Young women pose for a portrait while spending time at a reopened beach.
Moroccans are re-experiencing a taste of the life before. In newly opened public spaces, every sip of coffee in a cafe, every dip in a river with friends, every moment of outdoor intimacy is savored.
In the capital Rabat, people welcomed the end of more than three months of virus lockdown starting Thursday with the joy of a religious holiday. They met friends, planned days at the beach, and visited relatives.
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"Coronavirus is the least of my worries,” says Mohammed Tighiri, a waiter in the Best Coffee café in the city center, his mask resting on his chin. "If my boss isn’t able to pay his bills, I won’t be able to pay mine."
He paused to watch flower merchants across from his cafe, their voices louder than usual as they called on passersby to buy from their shops. None stopped.
One street away, Hakim Tazi sat on the small terrace of his Parisian-style Mazarine cafe, with COVID-19 awareness signs hanging on every glass window and wall.
He greets regulars with a smile and compulsory hand-sanitizer, and sprays and scrubs alcohol on the tables and seats as he bids them goodbye.
"You can never be careful enough,” he said. "By protecting myself, I automatically protect my customers.”
In a hair salon concealed in the maze-like streets of Rabat's old town, barber Rabiee Serhane gives his childhood friend a haircut and opens up about the emotional disconnect and depression he suffered during lockdown.
"Sometimes I felt like I was unloved and alone in the world. I had dark thoughts that took me to really bad places mentally,” Serhane said.
His friend Youssef El Achiri comforts him and reminds him of his worth. "I’m here for you and you are here for me,” said El Achiri. They two act as each other’s therapist, in a country where mental health care is affordable only for the upper middle class.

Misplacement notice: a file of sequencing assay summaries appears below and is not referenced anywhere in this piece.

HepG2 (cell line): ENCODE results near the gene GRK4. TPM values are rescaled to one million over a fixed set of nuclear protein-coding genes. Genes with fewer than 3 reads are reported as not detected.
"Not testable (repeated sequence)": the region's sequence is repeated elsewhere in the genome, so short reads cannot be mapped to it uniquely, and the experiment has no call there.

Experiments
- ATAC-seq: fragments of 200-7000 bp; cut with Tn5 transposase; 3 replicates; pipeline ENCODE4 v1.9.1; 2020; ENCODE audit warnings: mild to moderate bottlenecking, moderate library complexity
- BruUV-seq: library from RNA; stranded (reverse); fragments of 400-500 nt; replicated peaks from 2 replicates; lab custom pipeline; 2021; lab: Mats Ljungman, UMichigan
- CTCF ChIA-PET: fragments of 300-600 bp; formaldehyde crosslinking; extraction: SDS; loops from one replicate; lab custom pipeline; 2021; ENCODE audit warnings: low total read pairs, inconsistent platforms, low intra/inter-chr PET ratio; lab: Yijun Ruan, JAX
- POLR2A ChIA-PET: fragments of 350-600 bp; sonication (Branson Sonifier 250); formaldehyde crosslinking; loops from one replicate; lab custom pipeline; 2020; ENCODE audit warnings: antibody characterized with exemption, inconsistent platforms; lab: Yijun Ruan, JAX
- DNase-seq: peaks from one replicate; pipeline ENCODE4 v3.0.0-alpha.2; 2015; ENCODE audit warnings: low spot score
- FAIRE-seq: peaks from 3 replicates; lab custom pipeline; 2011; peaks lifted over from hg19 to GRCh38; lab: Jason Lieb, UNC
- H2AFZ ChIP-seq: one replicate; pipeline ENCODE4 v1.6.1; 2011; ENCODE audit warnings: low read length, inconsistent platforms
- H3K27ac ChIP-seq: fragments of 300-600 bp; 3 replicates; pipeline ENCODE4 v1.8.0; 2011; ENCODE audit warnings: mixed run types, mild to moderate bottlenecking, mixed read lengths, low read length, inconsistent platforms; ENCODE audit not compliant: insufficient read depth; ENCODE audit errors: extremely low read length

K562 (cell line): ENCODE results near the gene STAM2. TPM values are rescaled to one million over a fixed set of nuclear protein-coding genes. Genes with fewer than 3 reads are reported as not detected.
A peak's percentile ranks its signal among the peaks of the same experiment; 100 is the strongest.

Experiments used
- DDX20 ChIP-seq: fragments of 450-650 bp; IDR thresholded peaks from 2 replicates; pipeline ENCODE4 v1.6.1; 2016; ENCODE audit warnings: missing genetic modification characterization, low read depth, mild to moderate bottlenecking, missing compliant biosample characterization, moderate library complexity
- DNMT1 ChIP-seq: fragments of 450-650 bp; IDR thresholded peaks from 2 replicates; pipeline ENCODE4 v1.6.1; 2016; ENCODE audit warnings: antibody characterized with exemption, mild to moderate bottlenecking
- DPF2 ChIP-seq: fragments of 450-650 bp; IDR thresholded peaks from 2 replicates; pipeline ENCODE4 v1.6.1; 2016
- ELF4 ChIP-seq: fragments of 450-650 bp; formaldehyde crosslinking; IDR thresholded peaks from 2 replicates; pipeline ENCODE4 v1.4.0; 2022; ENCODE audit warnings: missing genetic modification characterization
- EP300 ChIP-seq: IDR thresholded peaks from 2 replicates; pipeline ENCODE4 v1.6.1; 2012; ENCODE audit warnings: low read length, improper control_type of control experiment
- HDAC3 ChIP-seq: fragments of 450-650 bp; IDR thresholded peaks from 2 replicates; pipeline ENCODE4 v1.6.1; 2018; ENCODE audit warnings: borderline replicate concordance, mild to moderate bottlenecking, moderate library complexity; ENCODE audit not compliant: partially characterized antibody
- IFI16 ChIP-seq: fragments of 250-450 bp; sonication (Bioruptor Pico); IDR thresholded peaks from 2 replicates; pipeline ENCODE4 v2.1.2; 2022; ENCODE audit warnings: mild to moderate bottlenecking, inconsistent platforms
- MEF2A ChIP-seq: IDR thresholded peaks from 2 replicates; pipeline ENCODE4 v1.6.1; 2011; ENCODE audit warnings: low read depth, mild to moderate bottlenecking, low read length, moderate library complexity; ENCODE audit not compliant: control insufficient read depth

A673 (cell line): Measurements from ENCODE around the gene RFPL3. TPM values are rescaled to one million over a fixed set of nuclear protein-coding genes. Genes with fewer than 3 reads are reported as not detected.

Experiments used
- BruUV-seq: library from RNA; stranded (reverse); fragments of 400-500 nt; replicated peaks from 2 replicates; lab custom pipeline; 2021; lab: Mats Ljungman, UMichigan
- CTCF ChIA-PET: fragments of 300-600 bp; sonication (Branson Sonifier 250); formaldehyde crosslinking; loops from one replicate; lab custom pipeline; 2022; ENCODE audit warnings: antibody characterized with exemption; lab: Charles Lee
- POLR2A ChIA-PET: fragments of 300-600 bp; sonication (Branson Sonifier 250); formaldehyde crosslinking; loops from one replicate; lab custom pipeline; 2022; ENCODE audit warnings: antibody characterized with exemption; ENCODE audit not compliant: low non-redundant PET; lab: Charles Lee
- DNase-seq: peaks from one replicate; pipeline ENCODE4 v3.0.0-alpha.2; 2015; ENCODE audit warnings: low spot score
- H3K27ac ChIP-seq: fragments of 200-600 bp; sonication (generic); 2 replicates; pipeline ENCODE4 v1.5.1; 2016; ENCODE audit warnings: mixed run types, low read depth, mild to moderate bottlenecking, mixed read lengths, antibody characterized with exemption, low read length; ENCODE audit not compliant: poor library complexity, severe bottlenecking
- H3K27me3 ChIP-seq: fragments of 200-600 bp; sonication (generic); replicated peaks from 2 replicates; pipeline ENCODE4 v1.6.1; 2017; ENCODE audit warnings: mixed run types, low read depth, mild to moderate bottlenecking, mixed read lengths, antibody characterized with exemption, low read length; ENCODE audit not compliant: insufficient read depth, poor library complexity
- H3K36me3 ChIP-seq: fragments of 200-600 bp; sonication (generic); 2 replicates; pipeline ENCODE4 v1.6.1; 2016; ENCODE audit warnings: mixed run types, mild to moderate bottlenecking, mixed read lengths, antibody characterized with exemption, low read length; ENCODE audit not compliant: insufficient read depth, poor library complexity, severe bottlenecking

In Rabat’s Kasbah of the Udayas, Fatima Ghalaf and her boyfriend hold hands and hug as they enjoy a panoramic view of the beach. "We spent three months of vigilance and fear over coronavirus, but it is time to have some fun again," she says, giggling.
In the neighboring city of Salé, teenagers and children gathered to cool off in the Bouregreg River.
With no social distancing or parental supervision, they splashed and dipped in the cold water, wrapped arms around each other's shoulders and sang songs in celebration of their newly found freedom.
For 7-year-old Ayoub Fares, freedom means rolling down a hill of greenery over and over. "I am very happy,” he said timidly, basking in the sun with his family.
His mother Najat Abdelati fears that her only child will be scarred by the loneliness and isolation from other children.
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“Sometimes out of nowhere he screams ‘I hate you,’ and starts pulling his hair.”
"I don’t know how to help him adjust when I don’t know how to adjust myself,” she says.
Morocco has so far recorded nearly 11,900 coronavirus infections and 220 deaths, and hasn't yet announced when it will reopen to international travel.
The Rabat Kasbah would normally be bursting with tourists and Moroccans who live in Europe and return home for summer visits. Now, merchants sit and chat with each other, with no customers in sight.
Brik Ait Qeddour, who has been making and selling traditional leather shoes and slippers for over 40 years, said that as long as borders remain closed, "All we can do is sit in front of our shops and wipe the dust."
Pottery, basketwork and wrought-iron furniture pile up in the deserted stalls of the Oulja arts and crafts complex in Sale near the Moroccan capital Rabat.
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